Source Link - Blind, deaf man uses computer skills to build business, help others
By Deborah Kuo CNA staff writer Lu Kuan-liang is like many other young entrepreneurs today, trying to build up his business by aggressively marketing it online.
Unlike most of his counterparts, however, he is hearing and visually impaired, yet he has refused to allow his disabilities hold back his ambitions -- or his desire to help others.
With a special computer for the blind, the highly energetic Lu has operated a massage parlor by vigorously promoting it through its Web site and other channels while at the same time using his skills to help those who help others. Lu, who went completely blind at the age of 6 and became hearing-impaired during his teenage years, headed to Taipei from his hometown in central Taiwan soon after graduating from high school at the age of 18 to start a new life, anticipating that "there are a lot of job and business opportunities in the capital city." Lu and his girlfriend, 25-year-old Shih An-yu, who is also visually impaired, soon set up a massage stand in night markets in the Taipei suburbs of Banciao and Sinjhuang, hoping to drum up business.
They often returned home empty-handed, but undaunted, Lu put to work his Internet knowledge and skill at using computers for the visually impaired that he learned in school, launching the Dab Hand Massage Studio with Shih's help and creating his own blog and a Web site for the studio to market the business.
He also started a community on the PTT Bulletin Board System -- arguably the largest BBS in the world with more than 1.5 million registered users -- to upgrade his operations online and to regularly update information on blind masseurs around the country.
His computer is a device with a talking terminal -- a speech synthesizer that converts text to speech. With hearing aids in both his ears, Lu manages to "read" the text and lines that appear on the display screen by hearing the computer speak.
Over 40,000 people have visited Dab Hand Massage Studio's Web site over the past three years, helping Lu put his name on the map and the studio's business to grow steadily, even during the economic downturn.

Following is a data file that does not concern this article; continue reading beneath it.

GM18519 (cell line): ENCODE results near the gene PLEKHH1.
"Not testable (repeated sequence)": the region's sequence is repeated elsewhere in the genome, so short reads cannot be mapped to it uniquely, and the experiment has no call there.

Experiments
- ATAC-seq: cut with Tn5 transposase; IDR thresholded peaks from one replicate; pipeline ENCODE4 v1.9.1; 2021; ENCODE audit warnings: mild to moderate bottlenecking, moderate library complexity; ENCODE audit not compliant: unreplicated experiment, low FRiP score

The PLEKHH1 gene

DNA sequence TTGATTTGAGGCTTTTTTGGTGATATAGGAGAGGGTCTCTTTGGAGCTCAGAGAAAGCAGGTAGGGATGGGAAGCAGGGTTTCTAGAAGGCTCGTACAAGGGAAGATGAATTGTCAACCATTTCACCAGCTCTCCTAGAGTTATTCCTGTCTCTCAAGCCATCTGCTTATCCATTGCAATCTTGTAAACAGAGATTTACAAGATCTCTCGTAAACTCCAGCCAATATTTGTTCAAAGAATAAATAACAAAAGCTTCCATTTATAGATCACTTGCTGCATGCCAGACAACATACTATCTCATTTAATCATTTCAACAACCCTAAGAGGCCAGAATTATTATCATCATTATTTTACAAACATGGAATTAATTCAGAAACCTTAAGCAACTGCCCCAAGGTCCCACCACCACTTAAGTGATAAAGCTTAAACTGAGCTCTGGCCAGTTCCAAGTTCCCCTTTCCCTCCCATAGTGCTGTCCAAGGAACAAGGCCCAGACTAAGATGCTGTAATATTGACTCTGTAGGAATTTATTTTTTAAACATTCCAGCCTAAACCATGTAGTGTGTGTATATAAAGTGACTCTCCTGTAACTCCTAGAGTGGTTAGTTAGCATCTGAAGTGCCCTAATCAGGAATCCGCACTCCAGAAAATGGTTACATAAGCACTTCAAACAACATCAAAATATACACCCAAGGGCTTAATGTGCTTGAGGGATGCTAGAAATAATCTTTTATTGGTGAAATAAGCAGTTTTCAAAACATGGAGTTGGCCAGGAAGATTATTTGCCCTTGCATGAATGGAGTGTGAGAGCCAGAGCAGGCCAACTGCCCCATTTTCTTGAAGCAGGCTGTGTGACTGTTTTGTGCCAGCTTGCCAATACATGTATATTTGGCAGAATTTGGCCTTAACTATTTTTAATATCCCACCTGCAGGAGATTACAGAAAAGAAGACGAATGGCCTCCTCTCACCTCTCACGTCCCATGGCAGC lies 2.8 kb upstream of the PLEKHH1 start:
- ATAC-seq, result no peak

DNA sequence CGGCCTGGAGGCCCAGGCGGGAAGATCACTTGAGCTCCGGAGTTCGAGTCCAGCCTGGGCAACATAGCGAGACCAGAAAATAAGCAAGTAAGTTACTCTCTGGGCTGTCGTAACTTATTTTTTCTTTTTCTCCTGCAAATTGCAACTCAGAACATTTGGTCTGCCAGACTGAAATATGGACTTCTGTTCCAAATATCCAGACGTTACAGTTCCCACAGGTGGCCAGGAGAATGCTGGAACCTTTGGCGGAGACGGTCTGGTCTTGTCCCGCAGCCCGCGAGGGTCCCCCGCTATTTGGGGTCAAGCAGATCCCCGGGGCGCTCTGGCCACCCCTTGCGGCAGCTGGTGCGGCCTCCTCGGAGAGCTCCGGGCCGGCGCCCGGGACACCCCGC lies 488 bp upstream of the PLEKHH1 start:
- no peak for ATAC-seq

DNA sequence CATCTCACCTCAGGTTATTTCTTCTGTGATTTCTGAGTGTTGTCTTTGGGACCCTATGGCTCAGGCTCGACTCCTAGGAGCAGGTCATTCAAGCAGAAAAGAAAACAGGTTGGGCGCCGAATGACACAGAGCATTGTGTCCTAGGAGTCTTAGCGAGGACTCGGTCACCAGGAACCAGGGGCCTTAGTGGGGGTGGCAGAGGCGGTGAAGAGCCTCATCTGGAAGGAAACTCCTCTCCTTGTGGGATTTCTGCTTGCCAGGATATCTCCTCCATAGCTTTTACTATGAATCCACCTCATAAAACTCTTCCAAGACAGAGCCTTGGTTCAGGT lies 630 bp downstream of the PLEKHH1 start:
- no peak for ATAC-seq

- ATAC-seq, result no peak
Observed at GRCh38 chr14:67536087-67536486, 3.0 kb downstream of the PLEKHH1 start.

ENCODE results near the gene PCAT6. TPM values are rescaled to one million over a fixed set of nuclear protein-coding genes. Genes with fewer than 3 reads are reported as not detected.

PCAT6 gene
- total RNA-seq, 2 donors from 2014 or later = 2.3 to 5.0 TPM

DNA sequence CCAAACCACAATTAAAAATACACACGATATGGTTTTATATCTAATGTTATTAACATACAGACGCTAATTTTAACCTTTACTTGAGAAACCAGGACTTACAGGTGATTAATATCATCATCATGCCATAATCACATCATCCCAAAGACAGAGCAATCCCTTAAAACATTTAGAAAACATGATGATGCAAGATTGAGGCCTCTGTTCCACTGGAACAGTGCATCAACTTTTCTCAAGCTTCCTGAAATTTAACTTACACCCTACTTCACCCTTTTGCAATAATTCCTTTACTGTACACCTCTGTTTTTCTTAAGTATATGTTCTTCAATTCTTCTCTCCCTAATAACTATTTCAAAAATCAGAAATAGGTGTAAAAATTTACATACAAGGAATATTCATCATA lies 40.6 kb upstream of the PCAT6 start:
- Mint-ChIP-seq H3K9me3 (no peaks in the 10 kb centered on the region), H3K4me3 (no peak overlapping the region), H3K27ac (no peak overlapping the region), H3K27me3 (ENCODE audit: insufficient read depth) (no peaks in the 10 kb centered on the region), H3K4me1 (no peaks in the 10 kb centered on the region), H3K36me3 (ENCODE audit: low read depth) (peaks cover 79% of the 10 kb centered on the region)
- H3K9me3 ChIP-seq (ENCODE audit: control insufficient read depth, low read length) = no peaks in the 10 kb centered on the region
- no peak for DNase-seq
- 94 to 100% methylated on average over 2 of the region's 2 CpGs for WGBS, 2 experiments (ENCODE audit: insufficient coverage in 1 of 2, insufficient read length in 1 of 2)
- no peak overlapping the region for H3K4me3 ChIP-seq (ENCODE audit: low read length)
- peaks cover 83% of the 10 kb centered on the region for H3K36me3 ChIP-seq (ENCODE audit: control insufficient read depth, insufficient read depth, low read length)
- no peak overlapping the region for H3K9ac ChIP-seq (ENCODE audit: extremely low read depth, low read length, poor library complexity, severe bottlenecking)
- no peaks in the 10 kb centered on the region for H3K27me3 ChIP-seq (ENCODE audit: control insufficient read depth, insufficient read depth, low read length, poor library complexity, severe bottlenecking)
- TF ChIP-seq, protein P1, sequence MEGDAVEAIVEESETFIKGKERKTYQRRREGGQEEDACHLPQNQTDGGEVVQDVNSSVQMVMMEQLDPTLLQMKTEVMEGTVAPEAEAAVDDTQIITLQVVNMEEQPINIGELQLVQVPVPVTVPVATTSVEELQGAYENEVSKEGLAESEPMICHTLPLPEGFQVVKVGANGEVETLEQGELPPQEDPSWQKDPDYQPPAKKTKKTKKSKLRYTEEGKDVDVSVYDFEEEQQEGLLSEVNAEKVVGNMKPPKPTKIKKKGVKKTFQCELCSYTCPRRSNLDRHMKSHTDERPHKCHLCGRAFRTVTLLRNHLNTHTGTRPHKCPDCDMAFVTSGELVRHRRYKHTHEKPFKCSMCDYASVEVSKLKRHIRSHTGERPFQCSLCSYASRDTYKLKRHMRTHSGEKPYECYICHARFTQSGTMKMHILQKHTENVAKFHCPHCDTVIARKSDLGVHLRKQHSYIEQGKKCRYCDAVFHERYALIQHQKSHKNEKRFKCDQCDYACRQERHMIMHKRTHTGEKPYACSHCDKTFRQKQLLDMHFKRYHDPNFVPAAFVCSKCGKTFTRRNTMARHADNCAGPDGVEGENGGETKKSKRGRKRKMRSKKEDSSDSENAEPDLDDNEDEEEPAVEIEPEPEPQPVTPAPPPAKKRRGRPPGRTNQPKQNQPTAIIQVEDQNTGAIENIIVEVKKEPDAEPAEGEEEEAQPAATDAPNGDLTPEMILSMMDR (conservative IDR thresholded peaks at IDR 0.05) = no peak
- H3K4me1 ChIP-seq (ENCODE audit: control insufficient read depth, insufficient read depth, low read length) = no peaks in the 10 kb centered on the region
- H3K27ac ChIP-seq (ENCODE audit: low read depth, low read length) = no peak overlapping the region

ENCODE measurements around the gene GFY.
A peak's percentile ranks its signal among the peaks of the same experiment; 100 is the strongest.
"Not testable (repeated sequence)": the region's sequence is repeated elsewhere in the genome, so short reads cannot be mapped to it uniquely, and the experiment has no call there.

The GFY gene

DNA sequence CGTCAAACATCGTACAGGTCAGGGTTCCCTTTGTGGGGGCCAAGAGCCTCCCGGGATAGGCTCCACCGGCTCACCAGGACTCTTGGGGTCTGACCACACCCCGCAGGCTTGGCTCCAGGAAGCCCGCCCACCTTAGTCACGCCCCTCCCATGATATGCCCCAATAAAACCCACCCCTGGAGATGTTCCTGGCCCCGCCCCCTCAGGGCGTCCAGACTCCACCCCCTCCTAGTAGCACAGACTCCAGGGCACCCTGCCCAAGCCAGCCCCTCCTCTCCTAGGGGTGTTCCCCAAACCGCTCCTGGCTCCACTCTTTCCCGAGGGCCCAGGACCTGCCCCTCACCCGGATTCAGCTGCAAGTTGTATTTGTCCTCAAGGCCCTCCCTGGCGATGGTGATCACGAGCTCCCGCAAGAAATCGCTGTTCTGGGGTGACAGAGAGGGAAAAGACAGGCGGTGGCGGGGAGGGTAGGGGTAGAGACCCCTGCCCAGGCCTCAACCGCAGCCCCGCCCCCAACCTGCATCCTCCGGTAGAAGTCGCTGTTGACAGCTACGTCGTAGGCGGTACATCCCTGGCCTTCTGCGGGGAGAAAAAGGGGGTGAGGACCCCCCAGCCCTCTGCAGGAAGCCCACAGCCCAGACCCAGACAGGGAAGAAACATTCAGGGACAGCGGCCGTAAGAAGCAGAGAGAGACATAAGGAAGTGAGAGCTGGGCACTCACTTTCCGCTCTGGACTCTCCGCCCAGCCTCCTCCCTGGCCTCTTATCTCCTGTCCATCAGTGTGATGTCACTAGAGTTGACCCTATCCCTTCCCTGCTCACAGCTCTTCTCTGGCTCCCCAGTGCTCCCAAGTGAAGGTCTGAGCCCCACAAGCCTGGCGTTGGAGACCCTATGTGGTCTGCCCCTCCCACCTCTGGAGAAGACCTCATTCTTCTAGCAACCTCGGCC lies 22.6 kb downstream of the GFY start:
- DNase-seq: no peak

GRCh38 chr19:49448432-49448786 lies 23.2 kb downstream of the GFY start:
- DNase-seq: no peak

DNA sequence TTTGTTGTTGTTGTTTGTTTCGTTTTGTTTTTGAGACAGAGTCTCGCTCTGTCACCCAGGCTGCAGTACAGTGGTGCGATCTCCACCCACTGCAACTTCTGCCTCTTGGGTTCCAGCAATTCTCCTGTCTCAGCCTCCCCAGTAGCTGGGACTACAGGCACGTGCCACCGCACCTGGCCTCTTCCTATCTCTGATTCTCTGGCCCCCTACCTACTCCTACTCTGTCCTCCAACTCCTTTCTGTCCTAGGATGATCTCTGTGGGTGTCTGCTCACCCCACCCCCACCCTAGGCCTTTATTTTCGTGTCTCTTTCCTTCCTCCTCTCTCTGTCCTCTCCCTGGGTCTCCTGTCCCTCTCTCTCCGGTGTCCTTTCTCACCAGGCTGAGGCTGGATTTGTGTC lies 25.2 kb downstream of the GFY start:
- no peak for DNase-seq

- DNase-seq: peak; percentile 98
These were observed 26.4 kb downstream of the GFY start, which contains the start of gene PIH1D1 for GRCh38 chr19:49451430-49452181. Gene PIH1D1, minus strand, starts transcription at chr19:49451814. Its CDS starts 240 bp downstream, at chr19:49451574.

Making money, however, is not his only aim.
"While working to earn a living for myself, I also want to help more blind people like me, " he told the Central News Agency during an interview at his home in Sinjhuang.
Despite their young age, Lu and Shih have demonstrated compassion and empathy for the disadvantaged or those who go out of their way to help them.
Via the online bulletin board, they have offered free massages over the past two years to people who donated their receipts to charity. If the number printed on the receipt, or uniform invoice, is selected in a monthly drawing, the holder of the receipt wins a cash prize.
The couple have also visited nursing homes around the country to chat with the elderly and give them massages.
After the devastating Typhoon Morakot that wreaked havoc in southern Taiwan in August, Lu and Shih also offered free massages to volunteers who helped deliver goods to the storm's victims or who traveled to the hardest-hit areas to help clean the environment and take care of evacuees.
They also donated a month of income to help storm survivors rebuild their homes.
"I wasn't able to clean up the environment or deliver relief goods. All I could do is to give massages to my Sinjhuang neighbors who had traveled to southern Taiwan to work as volunteers in flood-affected areas," Lu said.
In July, after reading a report from Lanyu (the Orchid Island) about families who were living below subsistence levels and needed help urgently, Lu headed to a discount mart and spent NT$10,000 (US$313) on 12 cartons of food and daily necessities and mailed them to a church in Lanyu.
"They are the people I want to help, " Lu said. "But currently my higher goal is to help more of my visually impaired compatriots find jobs," he noted.
His strategy is to use his talking terminal to start a "house call" massage service -- hiring unemployed people who can see to transport visually impaired masseurs or masseuses via motorbike to the residences of customers who ordered a massage online.
"The business would benefit both the blind and those who can see," he said. (With reports by H.C. Chen)